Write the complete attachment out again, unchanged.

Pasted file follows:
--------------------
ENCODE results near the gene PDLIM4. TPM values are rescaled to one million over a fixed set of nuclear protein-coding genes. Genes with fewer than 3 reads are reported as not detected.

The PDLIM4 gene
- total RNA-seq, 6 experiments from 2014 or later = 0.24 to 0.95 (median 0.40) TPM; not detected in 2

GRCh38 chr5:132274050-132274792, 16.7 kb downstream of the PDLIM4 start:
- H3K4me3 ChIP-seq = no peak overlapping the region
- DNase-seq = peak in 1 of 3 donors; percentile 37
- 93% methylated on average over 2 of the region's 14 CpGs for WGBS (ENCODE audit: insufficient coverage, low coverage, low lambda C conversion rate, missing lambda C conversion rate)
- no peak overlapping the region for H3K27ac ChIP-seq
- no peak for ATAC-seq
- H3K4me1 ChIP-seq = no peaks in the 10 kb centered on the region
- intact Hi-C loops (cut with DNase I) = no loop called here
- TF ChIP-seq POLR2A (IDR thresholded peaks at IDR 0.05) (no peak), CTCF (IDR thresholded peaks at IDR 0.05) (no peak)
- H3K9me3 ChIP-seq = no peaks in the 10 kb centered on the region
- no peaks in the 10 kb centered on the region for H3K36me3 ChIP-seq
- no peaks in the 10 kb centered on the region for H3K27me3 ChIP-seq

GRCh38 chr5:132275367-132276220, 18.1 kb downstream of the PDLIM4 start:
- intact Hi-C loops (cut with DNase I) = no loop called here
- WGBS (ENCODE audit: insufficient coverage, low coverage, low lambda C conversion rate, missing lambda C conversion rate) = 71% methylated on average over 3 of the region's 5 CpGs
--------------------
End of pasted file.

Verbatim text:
ENCODE results near the gene PDLIM4. TPM values are rescaled to one million over a fixed set of nuclear protein-coding genes. Genes with fewer than 3 reads are reported as not detected.

The PDLIM4 gene
- total RNA-seq, 6 experiments from 2014 or later = 0.24 to 0.95 (median 0.40) TPM; not detected in 2

GRCh38 chr5:132274050-132274792, 16.7 kb downstream of the PDLIM4 start:
- H3K4me3 ChIP-seq = no peak overlapping the region
- DNase-seq = peak in 1 of 3 donors; percentile 37
- 93% methylated on average over 2 of the region's 14 CpGs for WGBS (ENCODE audit: insufficient coverage, low coverage, low lambda C conversion rate, missing lambda C conversion rate)
- no peak overlapping the region for H3K27ac ChIP-seq
- no peak for ATAC-seq
- H3K4me1 ChIP-seq = no peaks in the 10 kb centered on the region
- intact Hi-C loops (cut with DNase I) = no loop called here
- TF ChIP-seq POLR2A (IDR thresholded peaks at IDR 0.05) (no peak), CTCF (IDR thresholded peaks at IDR 0.05) (no peak)
- H3K9me3 ChIP-seq = no peaks in the 10 kb centered on the region
- no peaks in the 10 kb centered on the region for H3K36me3 ChIP-seq
- no peaks in the 10 kb centered on the region for H3K27me3 ChIP-seq

GRCh38 chr5:132275367-132276220, 18.1 kb downstream of the PDLIM4 start:
- intact Hi-C loops (cut with DNase I) = no loop called here
- WGBS (ENCODE audit: insufficient coverage, low coverage, low lambda C conversion rate, missing lambda C conversion rate) = 71% methylated on average over 3 of the region's 5 CpGs